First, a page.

As a prosecutor working "felony review," when I was in a Chicago police station at 3 a.m. deciding whether to approve charges, I had to evaluate the evidence as if I were a defense attorney. Where is the murder weapon? Where are the proceeds of the robbery? How credible are the witnesses? How was the identification of the accused conducted?

In this way, the mere prospect of a competent defense attorney scrutinizing the evidence in the future provides a powerful deterrent to pursuing weak cases even before anyone is charged. Thanks to defense lawyers defending the innocent and guilty alike, prosecutors generally win their cases because they avoid weak cases they may lose. (After the charging stage, a prosecutor's ability to avoid losing at trial by plea bargaining weak cases is a serious, but separate and complex issue.)

Paradoxically, the system's overall accuracy makes defending the truly innocent all the harder. While knowing that mistakes do happen, the accuracy of the system leads everyone, including defense lawyers, to assume that anyone who is charged is probably guilty. After all, they usually are. Notwithstanding the legal "presumption of innocence," in a system that generally gets it right, there is a pragmatic presumption of guilt.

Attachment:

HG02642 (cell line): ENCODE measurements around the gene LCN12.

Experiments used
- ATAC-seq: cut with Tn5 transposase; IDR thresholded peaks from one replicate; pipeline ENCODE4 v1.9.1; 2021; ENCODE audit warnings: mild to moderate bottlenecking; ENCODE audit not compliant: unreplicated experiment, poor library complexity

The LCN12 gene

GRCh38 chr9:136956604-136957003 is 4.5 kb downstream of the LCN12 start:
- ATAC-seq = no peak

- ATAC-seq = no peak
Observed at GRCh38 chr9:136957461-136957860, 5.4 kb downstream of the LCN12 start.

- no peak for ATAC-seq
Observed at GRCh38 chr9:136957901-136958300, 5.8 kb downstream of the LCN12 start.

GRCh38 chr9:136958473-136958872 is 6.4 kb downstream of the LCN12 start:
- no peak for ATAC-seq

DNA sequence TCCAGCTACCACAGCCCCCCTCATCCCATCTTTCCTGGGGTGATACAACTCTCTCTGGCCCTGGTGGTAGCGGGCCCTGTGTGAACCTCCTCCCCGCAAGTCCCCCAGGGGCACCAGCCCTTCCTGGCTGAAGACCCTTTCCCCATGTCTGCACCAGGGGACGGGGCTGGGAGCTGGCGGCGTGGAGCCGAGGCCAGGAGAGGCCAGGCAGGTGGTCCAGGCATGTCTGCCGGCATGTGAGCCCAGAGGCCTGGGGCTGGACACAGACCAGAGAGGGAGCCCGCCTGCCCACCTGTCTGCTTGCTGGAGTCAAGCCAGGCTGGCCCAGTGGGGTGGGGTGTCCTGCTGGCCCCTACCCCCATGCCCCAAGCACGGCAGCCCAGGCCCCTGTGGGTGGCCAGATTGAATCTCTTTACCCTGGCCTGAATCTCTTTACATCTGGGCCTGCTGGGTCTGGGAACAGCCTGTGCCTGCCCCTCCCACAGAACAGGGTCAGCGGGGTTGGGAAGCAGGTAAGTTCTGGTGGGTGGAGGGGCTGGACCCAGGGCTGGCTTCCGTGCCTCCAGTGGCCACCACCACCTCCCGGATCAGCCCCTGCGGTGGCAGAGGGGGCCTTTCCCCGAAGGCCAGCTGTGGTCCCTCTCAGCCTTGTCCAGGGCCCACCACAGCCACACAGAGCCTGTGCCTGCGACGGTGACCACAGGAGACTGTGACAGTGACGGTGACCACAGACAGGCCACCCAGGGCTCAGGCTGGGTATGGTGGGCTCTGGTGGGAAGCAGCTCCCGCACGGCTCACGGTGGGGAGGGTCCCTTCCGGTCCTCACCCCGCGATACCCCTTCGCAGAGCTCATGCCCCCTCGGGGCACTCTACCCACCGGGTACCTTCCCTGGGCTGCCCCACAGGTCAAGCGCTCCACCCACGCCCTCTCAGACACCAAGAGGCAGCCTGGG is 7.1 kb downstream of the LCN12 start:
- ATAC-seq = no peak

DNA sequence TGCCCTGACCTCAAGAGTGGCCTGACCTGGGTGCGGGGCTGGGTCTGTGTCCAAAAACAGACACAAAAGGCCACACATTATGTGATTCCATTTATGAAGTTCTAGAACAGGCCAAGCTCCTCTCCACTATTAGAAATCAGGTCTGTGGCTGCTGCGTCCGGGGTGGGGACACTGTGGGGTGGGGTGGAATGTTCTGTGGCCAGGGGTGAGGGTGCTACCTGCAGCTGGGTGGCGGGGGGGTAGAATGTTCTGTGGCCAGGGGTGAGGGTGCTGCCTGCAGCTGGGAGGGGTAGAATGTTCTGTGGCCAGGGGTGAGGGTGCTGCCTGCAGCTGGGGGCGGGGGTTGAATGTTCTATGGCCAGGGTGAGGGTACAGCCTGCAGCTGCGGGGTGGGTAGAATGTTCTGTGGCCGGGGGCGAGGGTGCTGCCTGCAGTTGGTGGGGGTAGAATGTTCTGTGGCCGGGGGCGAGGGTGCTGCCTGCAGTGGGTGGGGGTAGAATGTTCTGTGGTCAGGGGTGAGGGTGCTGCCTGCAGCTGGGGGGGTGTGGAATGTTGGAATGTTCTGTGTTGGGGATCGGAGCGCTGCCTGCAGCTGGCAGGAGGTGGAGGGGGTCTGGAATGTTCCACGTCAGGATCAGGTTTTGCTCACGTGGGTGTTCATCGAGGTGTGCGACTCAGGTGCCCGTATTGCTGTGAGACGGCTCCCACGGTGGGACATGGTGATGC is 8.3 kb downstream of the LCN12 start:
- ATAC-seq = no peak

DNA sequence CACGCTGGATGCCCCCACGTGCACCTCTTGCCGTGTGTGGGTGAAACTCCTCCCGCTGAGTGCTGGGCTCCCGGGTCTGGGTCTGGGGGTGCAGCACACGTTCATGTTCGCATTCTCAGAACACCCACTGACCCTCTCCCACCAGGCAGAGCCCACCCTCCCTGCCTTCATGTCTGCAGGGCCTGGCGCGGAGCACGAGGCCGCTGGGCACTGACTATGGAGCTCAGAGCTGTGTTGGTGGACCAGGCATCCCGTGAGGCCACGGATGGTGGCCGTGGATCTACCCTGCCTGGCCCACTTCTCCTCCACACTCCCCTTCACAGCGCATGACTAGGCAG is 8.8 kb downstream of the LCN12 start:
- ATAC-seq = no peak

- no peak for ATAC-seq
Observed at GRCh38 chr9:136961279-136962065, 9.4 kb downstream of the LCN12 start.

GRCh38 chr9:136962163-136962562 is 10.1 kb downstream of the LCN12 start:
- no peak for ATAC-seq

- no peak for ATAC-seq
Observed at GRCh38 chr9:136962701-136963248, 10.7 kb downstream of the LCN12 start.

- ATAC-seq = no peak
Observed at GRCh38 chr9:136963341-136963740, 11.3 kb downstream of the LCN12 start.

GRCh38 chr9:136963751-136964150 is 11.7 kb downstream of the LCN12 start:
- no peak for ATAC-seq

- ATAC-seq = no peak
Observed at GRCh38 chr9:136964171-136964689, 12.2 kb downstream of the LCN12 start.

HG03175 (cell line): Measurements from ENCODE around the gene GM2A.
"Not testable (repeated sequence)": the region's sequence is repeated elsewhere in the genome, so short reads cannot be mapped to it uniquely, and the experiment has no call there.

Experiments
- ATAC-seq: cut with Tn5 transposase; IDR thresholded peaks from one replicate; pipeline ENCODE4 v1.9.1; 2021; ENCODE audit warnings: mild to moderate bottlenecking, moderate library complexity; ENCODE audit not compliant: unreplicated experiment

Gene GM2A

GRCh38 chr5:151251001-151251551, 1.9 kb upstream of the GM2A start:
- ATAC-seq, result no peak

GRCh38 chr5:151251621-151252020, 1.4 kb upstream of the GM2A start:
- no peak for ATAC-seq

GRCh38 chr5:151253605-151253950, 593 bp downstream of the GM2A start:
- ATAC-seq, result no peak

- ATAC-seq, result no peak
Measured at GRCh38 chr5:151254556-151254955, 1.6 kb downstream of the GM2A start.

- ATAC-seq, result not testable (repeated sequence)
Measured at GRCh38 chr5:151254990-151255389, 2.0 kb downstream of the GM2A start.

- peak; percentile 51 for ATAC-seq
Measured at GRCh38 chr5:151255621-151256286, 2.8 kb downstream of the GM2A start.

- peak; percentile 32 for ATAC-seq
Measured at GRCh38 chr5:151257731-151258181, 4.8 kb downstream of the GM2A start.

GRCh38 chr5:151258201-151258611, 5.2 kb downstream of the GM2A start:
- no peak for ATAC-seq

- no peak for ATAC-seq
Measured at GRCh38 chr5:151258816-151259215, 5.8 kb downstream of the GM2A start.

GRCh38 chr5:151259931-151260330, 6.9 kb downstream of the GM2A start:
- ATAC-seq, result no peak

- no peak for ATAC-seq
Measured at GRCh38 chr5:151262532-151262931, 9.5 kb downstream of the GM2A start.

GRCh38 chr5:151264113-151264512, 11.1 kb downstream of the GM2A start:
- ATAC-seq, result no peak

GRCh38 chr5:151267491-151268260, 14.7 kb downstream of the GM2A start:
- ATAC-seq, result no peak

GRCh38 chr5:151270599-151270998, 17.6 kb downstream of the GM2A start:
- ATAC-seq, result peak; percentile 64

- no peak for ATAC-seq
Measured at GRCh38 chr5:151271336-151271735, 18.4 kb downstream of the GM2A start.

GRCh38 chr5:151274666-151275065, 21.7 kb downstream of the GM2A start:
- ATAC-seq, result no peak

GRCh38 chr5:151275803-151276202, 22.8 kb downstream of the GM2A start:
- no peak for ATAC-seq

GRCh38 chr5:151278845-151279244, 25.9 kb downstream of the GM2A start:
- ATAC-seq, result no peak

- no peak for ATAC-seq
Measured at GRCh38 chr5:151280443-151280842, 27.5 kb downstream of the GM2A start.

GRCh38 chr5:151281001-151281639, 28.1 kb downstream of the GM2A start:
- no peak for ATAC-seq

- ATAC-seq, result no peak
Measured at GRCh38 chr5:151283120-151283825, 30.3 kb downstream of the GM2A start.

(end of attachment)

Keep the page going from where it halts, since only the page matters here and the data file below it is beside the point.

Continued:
Consequently, effectively defending the innocent usually requires the ability to prove your client's innocence. And that's not easy. Further, because representing the guilty consists mainly of negotiating pleas or knocking holes in the prosecutor's case, defense lawyers do not always develop the skills needed to effectively defend the truly innocent or, as important, know when to deploy them. Defense lawyers become as skeptical about their clients' claims of innocence as everyone else, if not more so. All this contributes to inadequate defense lawyering, which thankfully did not occur here.